Over 2000 Pregnant Mothers Tested HIV Positive In 2018
2,186 pregnant women tested positive for HIV in 2018, health officials in the Ashanti Region have revealed.
According to the officials, the patients were all put on Anti-Retroviral Drugs and monitored.
A total of 142,406 pregnant women were tested for HIV in the area of Prevention of Mother to Child Transmission (PMTCT).
Out of the estimated HIV positive population of 58,641 in the region, 21,828 are receiving treatment at the various ART and PMTCT centers. The region also had a marginal decrease in Family Planning (FP) acceptor rate from 25.8% in 2017 to 25.0% in 2018.
Ashanti Regional Director of the Ghana Health Service (GHS), Dr Emmanuel Tenkorang, made these disclosures at the at the 2018 performance review of the Regional Health Directorate, which was under the theme: ‘Strengthening Health System to Improve Maternal and Newborn health’.
The event was to offer the directorate the opportunity to identify its achievements, challenges and lessons learned and chart forward for the year 2019.
Dr Tenkorang said the priorities for the Directorate for 2018 included improving maternal and child health to reduce high maternal and newborn mortality, strengthening surveillance, improving health management information system and strengthening quality of health care facilities through peer review.
The regional health director stated that Antenatal Care coverage for the region reduced from 72.9% in 2017 to 69.1% in 2018.
He further stated that the Institutional Maternal Mortality Rate increased from 139/100,000 in 2017 to 184.4/100,000 in 2018.
Total maternal deaths increased from 162 in 2017 to 221 in 2018.
The number of audited maternal deaths also increased 143 representing 88.3% to 212 representing 95.9%.
19 Tuberculosis deaths recorded in 2018
Tuberculosis (TB) case notification declined from 2,208 in 2017 to 2,096 in 2018.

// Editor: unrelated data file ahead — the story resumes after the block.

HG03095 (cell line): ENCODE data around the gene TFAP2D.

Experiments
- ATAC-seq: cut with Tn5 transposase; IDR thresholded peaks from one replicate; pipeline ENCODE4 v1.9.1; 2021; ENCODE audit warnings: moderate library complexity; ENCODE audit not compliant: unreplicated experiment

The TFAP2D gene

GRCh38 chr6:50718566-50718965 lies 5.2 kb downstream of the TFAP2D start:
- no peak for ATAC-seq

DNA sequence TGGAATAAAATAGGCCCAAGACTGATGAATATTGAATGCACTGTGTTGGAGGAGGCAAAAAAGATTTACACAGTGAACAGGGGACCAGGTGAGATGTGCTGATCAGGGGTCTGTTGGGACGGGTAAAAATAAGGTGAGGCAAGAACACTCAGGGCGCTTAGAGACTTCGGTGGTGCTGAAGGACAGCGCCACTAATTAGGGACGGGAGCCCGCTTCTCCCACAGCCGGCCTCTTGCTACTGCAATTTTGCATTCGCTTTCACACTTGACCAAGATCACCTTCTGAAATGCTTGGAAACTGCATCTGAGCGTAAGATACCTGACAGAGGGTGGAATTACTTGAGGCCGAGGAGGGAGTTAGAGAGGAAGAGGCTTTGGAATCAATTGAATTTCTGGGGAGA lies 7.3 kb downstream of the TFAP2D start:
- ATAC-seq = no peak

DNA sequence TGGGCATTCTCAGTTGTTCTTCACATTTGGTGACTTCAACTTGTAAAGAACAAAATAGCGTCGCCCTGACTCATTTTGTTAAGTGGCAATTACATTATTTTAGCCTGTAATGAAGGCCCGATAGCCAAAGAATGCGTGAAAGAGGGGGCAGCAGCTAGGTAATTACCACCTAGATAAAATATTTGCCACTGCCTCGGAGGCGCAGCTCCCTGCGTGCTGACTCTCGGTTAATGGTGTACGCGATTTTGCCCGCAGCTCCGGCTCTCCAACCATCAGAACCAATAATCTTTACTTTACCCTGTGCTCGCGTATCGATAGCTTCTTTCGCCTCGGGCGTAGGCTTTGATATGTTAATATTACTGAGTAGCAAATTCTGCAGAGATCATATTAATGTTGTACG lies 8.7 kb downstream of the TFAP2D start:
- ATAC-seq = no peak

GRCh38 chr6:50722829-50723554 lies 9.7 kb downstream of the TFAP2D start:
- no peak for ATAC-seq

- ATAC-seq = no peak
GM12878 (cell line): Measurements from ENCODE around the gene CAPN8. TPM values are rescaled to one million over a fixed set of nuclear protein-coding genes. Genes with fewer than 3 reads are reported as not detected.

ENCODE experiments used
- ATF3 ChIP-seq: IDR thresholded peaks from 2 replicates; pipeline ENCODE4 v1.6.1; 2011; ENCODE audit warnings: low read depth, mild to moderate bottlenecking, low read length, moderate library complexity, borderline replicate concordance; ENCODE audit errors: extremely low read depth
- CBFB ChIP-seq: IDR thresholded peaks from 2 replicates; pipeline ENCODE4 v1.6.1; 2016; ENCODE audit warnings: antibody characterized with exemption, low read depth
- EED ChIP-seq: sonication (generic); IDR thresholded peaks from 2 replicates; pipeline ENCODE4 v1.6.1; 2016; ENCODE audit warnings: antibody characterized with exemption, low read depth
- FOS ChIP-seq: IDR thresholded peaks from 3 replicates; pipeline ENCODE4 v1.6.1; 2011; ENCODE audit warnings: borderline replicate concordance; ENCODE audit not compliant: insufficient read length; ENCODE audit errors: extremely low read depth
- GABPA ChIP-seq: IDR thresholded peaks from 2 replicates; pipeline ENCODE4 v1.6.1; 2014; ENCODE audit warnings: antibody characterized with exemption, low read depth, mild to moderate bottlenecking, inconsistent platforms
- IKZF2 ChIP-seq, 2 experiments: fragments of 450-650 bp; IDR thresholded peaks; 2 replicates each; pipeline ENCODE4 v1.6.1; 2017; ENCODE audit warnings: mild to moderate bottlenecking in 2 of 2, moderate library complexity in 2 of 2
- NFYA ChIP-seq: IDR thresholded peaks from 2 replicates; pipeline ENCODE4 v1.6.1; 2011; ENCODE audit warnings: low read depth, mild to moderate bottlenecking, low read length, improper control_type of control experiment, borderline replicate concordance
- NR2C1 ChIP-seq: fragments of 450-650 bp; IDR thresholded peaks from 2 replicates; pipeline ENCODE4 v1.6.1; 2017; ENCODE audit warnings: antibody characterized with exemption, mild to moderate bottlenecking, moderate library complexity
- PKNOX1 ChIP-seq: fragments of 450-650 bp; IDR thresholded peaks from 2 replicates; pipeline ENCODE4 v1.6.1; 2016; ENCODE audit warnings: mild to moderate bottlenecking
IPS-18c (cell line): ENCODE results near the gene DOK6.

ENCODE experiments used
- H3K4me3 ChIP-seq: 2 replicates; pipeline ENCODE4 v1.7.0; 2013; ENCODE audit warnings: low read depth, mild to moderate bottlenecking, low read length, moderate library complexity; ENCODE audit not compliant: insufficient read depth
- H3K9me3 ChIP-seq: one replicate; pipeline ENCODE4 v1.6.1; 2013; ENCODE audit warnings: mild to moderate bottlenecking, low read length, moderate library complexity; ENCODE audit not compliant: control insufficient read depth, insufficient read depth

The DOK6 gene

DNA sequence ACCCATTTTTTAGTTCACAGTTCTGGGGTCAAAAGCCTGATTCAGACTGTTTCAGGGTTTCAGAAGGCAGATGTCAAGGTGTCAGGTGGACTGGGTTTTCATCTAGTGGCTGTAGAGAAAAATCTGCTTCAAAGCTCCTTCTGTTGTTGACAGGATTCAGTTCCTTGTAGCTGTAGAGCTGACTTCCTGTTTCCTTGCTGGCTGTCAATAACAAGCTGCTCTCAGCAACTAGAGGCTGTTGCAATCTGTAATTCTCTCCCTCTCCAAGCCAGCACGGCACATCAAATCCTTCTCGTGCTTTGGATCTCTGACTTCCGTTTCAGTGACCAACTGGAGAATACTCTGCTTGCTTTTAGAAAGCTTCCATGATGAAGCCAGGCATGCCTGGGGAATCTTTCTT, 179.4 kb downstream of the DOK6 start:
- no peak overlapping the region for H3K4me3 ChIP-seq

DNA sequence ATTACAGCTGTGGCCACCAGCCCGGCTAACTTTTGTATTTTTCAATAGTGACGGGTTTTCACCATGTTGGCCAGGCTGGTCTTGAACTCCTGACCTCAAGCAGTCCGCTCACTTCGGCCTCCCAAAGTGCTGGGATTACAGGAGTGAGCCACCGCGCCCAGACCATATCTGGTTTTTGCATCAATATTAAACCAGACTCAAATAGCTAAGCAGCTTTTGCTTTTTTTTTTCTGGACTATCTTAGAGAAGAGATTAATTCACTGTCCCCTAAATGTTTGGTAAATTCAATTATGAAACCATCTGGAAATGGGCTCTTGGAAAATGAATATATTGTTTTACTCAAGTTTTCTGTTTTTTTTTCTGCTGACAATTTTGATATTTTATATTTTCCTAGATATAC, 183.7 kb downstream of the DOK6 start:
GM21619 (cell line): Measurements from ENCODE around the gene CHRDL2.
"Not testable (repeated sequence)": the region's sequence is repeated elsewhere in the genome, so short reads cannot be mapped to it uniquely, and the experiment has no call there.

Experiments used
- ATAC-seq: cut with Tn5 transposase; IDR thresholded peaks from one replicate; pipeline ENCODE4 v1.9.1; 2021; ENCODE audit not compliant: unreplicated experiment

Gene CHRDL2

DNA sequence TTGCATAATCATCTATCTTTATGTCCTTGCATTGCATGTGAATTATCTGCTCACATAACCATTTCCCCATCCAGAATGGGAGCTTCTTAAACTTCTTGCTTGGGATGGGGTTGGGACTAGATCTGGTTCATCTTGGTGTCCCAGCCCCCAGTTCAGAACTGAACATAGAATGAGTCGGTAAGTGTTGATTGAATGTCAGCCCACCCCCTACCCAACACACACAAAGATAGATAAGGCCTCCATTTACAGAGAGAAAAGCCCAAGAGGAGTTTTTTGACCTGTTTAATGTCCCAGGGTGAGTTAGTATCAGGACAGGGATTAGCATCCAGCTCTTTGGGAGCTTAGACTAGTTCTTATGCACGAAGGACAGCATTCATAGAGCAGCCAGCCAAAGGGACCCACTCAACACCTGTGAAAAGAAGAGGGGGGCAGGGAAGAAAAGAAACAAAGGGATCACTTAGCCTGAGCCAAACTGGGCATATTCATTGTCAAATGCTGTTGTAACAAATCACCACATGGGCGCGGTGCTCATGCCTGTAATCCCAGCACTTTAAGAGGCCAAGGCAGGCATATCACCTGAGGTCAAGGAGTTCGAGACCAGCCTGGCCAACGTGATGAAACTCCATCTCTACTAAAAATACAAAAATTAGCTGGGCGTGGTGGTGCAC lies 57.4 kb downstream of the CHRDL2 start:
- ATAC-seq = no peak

TB cure rate also reduced from 70% in 2017 to 64% in 2018, while treatment success has been stagnated at 87% over the last three years.
There was also a slight increase in the death rate from 10% in 2017 to 11% in 2018.
Dr Tenkorang revealed that 85 cases of MDR-TB were seen and managed in 2018, 11 cases cured and 55 still on different stages of treatment. Nineteen (19) of the patients he said have died either on treatment or before the start of treatment.
Dr Tenkorang said the major challenges confronting quality healthcare delivery in the region include; Inadequate transportation at all levels, large numbers of uncompleted health infrastructure, inadequate and mal-distribution of critical staff especially in deprived districts, delayed reimbursement of NHIA claims, inadequate funding for public Health intervention and High maternal and newborn.
He however, indicated that the region plans to put in necessary intervention and also advocate for funding to address the challenges.
The Regional Director indicated that the region will focus on improving maternal and newborn care, to reduce high maternal and newborn deaths through improve referral and quality of care, and establishment of maternal health task team to provide technical assistance to referral facilities.
He said the Integrated Disease Surveillance System in the region will also be strengthened by community and clinical sensitization.
The Directorate he added, will continue with its advocate to ensure that all uncompleted projects get the needed funding their continuation and completion.